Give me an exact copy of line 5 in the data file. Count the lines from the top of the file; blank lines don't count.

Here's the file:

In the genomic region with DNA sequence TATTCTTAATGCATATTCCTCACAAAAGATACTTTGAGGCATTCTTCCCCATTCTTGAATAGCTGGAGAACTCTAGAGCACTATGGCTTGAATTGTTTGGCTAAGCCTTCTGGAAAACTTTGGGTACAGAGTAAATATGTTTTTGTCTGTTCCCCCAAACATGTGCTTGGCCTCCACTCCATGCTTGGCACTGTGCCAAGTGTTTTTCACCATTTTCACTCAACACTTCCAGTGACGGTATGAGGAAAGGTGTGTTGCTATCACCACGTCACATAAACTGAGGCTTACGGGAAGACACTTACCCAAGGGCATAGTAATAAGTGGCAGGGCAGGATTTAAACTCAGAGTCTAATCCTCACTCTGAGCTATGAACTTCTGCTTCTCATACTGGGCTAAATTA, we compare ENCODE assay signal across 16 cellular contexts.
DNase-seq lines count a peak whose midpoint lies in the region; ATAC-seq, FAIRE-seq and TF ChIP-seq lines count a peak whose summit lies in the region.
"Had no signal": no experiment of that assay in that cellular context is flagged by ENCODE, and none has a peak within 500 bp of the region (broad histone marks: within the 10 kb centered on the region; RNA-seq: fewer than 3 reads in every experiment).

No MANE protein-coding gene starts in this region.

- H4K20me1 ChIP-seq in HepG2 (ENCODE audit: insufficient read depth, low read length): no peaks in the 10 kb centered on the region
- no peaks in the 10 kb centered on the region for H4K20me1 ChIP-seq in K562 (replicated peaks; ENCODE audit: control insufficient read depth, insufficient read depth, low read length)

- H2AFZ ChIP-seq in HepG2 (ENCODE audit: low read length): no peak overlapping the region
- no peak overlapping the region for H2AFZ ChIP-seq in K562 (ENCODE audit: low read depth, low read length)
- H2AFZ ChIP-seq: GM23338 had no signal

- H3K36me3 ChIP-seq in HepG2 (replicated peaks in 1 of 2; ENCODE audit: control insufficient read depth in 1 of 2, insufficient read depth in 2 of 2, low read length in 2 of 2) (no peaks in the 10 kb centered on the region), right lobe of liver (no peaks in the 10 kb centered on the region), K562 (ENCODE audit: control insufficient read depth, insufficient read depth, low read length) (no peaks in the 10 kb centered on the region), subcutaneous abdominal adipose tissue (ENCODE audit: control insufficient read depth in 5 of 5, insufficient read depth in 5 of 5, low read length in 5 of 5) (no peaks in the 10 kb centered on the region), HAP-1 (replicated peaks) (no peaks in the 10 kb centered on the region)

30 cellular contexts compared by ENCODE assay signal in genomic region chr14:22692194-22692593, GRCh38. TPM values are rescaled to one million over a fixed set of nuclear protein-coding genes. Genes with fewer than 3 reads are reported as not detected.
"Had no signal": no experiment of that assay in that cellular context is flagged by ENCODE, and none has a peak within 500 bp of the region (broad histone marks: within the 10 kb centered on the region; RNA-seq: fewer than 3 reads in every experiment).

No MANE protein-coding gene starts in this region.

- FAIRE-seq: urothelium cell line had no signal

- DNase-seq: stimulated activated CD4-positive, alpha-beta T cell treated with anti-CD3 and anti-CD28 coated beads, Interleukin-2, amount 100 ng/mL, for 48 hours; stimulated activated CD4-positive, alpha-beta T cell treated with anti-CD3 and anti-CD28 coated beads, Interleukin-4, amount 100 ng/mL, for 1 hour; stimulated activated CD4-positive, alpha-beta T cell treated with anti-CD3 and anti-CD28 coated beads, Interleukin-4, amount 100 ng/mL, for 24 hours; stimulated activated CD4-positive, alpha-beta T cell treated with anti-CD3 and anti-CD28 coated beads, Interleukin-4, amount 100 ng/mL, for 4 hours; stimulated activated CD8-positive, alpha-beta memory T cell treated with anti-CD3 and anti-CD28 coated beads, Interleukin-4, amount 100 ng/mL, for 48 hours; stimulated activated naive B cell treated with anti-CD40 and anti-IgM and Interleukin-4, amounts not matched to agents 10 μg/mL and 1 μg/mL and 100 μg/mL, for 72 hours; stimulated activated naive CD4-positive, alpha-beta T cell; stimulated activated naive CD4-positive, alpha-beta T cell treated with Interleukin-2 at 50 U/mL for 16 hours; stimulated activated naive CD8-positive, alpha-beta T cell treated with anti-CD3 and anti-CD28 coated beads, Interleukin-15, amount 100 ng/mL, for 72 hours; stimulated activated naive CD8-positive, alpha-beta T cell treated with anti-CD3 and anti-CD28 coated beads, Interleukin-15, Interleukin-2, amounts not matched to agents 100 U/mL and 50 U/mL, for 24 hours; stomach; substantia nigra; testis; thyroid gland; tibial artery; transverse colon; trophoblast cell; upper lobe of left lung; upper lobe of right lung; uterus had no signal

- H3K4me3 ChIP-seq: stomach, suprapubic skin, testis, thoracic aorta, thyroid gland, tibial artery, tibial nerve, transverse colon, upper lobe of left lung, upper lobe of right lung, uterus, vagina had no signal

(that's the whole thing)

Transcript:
- H4K20me1 ChIP-seq in HepG2 (ENCODE audit: insufficient read depth, low read length): no peaks in the 10 kb centered on the region